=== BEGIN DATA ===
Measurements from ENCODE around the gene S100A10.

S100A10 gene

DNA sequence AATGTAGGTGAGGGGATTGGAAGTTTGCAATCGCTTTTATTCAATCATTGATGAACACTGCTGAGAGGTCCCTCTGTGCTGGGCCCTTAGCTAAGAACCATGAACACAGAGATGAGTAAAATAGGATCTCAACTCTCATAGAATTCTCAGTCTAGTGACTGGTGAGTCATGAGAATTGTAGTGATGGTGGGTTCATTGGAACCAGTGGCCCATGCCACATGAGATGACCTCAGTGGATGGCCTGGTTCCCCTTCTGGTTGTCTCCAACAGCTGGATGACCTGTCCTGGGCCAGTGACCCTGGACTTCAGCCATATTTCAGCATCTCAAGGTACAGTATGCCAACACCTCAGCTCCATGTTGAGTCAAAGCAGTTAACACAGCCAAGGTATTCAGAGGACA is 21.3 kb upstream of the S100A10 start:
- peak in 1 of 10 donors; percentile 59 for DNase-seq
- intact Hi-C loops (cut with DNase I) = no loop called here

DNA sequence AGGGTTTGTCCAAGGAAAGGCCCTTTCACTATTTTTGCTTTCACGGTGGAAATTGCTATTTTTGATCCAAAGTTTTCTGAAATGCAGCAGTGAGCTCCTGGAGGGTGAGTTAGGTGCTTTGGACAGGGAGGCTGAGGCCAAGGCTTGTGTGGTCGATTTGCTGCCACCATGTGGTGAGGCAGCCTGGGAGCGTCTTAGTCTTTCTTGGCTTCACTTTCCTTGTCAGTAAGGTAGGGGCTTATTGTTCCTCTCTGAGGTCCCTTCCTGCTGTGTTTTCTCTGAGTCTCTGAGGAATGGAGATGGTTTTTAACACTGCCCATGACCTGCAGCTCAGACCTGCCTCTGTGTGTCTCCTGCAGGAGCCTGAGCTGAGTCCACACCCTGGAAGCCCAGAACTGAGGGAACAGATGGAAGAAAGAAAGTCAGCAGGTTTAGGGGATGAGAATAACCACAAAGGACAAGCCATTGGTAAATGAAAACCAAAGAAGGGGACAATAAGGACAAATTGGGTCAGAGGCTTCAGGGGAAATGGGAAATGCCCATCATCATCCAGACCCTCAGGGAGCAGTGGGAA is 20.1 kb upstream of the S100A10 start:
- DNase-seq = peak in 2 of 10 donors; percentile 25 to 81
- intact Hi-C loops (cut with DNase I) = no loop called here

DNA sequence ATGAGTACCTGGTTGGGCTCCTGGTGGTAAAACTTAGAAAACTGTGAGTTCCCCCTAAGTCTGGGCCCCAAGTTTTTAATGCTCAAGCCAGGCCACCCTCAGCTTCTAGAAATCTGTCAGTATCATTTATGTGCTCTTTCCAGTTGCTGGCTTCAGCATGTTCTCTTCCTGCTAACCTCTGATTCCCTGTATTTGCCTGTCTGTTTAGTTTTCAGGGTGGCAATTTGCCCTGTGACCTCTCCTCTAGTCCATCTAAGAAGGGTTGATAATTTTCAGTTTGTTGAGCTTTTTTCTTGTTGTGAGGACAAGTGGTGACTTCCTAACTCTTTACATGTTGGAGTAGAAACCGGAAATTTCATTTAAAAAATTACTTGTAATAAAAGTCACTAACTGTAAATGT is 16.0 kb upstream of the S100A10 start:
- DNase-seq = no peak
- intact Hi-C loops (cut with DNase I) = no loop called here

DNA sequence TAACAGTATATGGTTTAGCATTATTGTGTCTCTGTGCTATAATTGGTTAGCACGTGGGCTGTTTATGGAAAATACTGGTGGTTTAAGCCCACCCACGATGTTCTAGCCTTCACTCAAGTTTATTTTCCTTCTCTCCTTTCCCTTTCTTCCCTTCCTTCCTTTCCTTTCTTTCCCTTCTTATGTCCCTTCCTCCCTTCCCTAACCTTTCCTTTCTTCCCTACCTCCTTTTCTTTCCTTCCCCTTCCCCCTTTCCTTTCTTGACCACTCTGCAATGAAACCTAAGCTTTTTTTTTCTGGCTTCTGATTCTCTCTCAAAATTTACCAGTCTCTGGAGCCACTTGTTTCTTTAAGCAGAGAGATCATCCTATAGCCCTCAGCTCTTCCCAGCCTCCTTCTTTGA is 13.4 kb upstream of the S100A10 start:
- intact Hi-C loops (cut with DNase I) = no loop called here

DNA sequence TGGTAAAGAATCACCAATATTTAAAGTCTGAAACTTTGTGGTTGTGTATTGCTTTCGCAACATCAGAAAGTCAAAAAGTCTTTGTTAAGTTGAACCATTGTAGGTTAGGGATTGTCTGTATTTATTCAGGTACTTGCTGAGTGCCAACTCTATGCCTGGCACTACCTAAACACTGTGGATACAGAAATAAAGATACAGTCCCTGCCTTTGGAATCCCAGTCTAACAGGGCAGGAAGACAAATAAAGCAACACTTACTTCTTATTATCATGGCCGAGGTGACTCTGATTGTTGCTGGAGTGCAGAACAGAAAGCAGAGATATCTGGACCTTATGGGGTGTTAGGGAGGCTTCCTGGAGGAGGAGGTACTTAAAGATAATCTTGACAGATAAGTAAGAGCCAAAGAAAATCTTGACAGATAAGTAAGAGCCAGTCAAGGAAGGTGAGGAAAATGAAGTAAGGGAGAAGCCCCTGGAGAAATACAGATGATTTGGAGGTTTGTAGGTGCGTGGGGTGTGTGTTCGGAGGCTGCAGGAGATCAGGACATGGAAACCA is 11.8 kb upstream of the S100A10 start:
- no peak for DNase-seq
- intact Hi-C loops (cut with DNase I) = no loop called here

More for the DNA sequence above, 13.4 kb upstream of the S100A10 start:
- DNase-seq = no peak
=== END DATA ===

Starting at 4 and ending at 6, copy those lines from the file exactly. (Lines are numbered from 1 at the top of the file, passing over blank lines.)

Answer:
- peak in 1 of 10 donors; percentile 59 for DNase-seq
- intact Hi-C loops (cut with DNase I) = no loop called here

DNA sequence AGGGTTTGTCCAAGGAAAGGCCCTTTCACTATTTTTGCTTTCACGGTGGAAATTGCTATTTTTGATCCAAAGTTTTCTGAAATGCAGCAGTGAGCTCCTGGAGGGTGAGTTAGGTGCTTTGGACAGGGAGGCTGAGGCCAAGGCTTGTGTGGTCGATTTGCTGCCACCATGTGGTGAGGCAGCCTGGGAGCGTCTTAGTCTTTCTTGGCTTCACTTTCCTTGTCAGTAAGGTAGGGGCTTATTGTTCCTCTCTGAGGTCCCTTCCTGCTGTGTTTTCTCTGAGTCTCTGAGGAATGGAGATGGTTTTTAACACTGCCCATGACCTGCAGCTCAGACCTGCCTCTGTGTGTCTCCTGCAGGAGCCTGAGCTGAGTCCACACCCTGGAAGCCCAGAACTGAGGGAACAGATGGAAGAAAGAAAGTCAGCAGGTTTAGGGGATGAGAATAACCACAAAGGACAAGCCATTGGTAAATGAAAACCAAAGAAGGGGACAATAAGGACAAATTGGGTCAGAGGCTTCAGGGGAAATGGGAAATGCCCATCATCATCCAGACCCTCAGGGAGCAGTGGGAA is 20.1 kb upstream of the S100A10 start: